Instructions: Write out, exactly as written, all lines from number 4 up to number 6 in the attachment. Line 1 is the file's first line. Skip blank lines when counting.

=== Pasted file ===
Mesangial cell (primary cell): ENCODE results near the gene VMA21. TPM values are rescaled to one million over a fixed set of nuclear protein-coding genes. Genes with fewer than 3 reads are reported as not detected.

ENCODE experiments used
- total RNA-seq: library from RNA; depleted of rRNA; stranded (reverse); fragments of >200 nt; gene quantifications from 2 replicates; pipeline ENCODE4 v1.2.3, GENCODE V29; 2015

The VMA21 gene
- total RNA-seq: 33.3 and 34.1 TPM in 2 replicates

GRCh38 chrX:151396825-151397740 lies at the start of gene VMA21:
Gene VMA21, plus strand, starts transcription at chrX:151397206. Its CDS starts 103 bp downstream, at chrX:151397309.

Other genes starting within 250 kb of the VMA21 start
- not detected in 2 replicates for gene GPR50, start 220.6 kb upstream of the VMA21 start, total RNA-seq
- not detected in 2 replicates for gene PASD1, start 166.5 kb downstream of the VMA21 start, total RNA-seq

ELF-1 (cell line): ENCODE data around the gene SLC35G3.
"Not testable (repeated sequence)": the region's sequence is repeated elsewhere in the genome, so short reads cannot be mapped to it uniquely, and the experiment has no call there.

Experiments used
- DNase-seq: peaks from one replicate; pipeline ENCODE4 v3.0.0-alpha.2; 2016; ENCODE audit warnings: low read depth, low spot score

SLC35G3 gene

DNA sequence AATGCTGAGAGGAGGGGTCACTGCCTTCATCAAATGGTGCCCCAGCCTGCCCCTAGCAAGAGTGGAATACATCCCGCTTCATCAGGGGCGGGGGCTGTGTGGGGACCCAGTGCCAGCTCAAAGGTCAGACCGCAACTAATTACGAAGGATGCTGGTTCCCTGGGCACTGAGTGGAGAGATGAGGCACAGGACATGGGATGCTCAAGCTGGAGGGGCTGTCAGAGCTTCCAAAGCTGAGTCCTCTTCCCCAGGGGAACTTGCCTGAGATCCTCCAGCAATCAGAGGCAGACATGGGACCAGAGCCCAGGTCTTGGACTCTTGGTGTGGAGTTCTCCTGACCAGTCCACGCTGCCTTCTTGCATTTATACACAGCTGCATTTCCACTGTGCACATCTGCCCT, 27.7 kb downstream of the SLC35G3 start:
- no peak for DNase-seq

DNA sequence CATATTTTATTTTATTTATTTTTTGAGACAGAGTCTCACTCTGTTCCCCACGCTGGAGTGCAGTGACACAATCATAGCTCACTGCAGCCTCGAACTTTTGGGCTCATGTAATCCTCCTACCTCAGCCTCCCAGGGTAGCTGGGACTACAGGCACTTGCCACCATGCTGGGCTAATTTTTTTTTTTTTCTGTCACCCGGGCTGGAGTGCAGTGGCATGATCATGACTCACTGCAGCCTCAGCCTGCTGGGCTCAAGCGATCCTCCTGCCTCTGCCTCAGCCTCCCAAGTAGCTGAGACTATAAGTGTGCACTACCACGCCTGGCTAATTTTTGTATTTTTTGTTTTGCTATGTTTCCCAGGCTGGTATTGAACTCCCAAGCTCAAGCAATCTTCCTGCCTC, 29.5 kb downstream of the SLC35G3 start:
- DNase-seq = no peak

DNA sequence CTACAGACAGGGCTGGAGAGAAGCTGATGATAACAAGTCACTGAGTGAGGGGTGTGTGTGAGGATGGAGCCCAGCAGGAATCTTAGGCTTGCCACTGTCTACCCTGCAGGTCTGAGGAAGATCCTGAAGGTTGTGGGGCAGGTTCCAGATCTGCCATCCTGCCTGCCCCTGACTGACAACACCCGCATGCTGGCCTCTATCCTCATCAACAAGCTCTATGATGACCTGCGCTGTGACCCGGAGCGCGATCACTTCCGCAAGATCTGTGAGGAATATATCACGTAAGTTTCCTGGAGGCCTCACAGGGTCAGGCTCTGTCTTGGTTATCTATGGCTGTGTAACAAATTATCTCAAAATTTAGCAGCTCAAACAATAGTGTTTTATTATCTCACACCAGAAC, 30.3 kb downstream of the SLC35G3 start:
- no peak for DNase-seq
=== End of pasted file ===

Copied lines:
The VMA21 gene
- total RNA-seq: 33.3 and 34.1 TPM in 2 replicates

GRCh38 chrX:151396825-151397740 lies at the start of gene VMA21: